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Dr. Daniel Sutter: Back to normal for the FDA

Operation Warp Speed demonstrated that vaccine development need not occur on a decadal time scale. Americans got vaccines in less than 12 months because the Food and Drug Administration (FDA) was pushed out of the way. The FDA has returned to business as usual, privileging bureaucratic rules over the well-being of Americans.

Consider some recent FDA headlines. In February, the agency shut down an Abbott Laboratories factory making baby formula over bacterial contamination. A job well done.

Yet the shutdown predictably led to a formula shortage and the FDA failed to communicate this to the Biden administration until panicked parents were desperately scouring stores. We could have relaxed tariffs and FDA labeling requirements on European formula, which the House and Senate have now done, before the shortage became acute.

The FDA has thwarted containment of the Monkeypox outbreak. An effective vaccine exists, and one million doses were in a warehouse in Denmark awaiting shipment, but unfortunately in a new warehouse. The FDA insists on inspecting every warehouse from which drugs are shipped. The European Medicines Agency had inspected the warehouse and judged that it met European and American safety standards. Better Americans get sick than we trust Europeans.

The FDA approval process is slowing development of vaccines against multiple COVID-19 variants. Instead, we are using vaccines tailored to the 2020 variant. According to pharmaceutical CEO Patrick Collison, “In our view it is probably true that, with competent execution, we could roll out pan-variant COVID vaccines before the end of 2022. … Not having pan-variant vaccines in 2022 is best thought of as a choice.”

The FDA is finally considering over-the-counter sales for at least one birth control pill. Women would no longer have to visit a doctor, greatly reducing cost and improving access.

In addition to Operation Warp Speed, the Trump administration also championed Right to Try legislation for drugs. The FDA is actively subverting this law. Here is pharmaceutical CEO Vivek Ramaswamy’s description: “The agency absolutely hates the Right to Try law. … [N]o rational company wants to alienate the FDA, even if that means giving a cold shoulder to Right to Try.”

Such “accomplishments” are not new. The regulation of pharmaceuticals has been a disaster. Congress delegated the agency this power in two steps, authority to determine if drugs were safe in 1938 and the power to regulate efficacy in 1962. The FDA in 1962 also gained authority over the testing protocols for new drugs. Today only drugs the FDA declares safe and effective can be legally sold in the U.S.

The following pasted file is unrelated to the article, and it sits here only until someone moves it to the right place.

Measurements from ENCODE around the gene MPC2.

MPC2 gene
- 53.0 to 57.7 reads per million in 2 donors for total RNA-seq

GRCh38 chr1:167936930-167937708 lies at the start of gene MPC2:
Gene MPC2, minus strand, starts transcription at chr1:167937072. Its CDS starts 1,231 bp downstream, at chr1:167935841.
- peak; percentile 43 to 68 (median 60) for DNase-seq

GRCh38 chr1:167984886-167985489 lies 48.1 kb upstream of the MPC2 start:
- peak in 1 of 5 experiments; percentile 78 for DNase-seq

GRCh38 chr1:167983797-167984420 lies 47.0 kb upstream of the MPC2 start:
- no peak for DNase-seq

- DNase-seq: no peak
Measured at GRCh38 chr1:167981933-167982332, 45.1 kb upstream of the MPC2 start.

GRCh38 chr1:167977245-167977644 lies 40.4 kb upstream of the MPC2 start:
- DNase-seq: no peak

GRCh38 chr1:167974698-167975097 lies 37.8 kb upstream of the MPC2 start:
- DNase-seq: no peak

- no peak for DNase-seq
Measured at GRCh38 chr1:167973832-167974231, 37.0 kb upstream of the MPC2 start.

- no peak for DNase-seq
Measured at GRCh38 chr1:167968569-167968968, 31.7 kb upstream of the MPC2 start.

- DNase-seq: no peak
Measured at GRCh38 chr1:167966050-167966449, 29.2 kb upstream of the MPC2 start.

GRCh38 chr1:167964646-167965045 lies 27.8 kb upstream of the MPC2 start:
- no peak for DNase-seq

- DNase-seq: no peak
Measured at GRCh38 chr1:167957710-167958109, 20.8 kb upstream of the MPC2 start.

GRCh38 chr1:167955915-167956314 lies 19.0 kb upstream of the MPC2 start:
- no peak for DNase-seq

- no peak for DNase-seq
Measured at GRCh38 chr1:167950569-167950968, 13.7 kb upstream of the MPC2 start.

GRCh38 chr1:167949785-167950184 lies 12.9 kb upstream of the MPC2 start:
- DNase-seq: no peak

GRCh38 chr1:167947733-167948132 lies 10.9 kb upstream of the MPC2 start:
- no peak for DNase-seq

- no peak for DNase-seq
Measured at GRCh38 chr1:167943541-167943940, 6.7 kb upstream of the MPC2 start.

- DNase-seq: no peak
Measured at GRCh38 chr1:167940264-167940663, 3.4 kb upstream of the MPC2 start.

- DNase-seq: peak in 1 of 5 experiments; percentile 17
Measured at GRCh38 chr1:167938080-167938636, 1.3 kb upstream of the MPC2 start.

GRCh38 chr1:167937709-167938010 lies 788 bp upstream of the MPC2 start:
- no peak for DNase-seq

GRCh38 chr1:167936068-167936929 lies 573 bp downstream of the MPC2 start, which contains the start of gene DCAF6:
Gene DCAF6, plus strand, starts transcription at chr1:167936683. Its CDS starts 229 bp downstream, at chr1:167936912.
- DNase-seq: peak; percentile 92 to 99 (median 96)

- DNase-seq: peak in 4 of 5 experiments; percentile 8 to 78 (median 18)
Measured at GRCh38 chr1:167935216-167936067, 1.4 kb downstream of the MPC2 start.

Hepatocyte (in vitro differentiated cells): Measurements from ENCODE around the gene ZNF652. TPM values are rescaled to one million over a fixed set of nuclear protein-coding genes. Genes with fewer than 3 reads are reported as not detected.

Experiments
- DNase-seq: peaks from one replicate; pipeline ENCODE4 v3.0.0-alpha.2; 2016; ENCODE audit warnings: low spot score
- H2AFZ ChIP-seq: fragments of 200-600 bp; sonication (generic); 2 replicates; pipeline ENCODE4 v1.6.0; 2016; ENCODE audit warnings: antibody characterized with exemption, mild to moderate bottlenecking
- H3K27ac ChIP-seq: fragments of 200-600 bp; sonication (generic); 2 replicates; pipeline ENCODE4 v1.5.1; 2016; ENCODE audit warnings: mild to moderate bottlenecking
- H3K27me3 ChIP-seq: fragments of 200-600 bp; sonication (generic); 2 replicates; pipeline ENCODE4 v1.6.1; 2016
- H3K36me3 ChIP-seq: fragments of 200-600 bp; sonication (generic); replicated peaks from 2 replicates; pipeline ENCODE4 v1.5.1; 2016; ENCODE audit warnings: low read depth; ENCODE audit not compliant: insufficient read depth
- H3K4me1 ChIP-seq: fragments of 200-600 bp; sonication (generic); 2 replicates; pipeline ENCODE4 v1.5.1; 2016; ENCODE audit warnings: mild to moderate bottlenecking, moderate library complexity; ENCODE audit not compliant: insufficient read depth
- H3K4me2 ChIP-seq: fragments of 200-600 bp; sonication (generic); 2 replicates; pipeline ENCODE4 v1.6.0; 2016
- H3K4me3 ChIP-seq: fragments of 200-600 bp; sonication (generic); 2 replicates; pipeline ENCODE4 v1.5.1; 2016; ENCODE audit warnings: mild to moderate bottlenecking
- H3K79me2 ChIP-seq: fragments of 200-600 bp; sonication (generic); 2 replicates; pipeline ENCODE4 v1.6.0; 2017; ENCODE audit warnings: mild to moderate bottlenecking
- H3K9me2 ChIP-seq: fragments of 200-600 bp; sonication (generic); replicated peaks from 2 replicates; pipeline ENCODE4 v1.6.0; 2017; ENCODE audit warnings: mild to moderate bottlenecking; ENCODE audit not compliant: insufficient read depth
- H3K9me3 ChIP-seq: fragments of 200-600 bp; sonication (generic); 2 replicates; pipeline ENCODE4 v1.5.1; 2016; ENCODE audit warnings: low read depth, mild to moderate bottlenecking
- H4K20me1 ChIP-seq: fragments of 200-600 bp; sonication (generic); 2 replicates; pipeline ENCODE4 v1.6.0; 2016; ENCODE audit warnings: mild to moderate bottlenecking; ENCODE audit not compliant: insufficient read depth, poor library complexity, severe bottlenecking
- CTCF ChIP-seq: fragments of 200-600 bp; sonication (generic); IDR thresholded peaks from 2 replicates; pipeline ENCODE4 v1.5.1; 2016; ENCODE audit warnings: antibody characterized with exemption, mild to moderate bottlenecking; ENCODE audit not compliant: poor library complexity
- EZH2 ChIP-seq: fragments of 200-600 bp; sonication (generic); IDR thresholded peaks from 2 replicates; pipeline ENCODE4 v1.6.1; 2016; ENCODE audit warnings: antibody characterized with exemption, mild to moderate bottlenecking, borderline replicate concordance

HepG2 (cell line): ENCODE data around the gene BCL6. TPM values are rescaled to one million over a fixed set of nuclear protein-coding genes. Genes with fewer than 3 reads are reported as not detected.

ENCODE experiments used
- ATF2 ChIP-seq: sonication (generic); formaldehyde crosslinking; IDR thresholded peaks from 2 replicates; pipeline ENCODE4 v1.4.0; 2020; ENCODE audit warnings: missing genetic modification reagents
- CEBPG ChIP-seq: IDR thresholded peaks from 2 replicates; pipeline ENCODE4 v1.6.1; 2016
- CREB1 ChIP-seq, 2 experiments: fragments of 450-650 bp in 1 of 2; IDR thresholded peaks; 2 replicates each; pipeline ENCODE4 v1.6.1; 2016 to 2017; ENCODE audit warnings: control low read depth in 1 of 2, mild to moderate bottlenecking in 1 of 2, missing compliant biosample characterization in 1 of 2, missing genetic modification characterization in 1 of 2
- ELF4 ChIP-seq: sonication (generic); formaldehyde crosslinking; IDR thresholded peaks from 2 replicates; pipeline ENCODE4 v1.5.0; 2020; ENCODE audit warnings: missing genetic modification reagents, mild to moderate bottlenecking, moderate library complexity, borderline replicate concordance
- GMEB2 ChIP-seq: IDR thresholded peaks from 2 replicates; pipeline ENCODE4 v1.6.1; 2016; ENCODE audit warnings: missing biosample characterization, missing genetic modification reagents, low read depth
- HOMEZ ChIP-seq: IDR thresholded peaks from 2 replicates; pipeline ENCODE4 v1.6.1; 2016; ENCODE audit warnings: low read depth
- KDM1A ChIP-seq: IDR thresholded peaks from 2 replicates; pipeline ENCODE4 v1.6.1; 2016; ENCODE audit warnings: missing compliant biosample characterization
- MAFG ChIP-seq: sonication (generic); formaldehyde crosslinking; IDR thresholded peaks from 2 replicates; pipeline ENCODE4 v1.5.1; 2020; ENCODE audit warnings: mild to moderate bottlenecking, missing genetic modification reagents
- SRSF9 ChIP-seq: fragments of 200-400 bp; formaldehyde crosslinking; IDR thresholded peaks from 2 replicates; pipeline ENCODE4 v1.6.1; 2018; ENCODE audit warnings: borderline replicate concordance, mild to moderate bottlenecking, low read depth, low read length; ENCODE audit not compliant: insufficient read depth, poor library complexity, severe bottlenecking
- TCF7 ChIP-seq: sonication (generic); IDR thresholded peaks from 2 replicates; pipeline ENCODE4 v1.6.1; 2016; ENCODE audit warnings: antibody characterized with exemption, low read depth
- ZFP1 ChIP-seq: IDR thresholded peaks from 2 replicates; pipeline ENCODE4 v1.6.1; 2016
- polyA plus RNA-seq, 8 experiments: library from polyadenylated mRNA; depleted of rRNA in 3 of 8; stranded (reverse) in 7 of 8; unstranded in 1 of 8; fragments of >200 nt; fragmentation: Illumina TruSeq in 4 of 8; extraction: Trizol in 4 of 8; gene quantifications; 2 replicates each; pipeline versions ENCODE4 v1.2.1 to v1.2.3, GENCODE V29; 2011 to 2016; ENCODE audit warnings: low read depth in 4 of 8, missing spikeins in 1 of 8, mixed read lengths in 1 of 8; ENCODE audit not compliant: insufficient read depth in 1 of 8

Demonstrating efficacy drives up the cost of and lengthens the approval time for new drugs. The delays have been deadly. Justification for this strong statement comes from drugs approved for use first in Europe and eventually by the FDA. The illnesses and deaths while Americans waited on the FDA are attributable to the delay.

Fears of drug companies pushing modern-day snake oil on an unsuspecting public motivate efficacy regulation. This fear is not unreasonable. Drug companies might also co-opt doctors through financial incentives for prescribing or boastful advertising.

Yet beginning with Sam Peltzman’s seminal study, economists have found these fears unfounded. Hospitals and insurers provide a check on exaggerated claims about drugs. Yet our government-structured market, based on an abiding distrust of markets and profits, reduces life-saving innovation and makes insulin so expensive in the U.S.

FDA regulation is bad economics but also immoral. The use of whatever pharmaceuticals we wish to buy for ourselves should be a human right. Right to Try correctly describes medical choice as a right. All drugs proven safe should be available over the counter; prescriptions demonstrating medical necessity would trigger insurance coverage. Drug companies would price sleep aids and pain meds to be affordable for the self-medicating.

Operation Warp Speed gave us a glimpse of what biomedical research freed from governmental control can accomplish. The FDA is reverting to its normal, bureaucratic, foot-dragging ways. Americans should not have to die or suffer from bureaucratic delays.

Daniel Sutter is the Charles G. Koch Professor of Economics with the Manuel H. Johnson Center for Political Economy at Troy University and host of Econversations on TrojanVision. The opinions expressed in this column are the author’s and do not necessarily reflect the views of Troy University.

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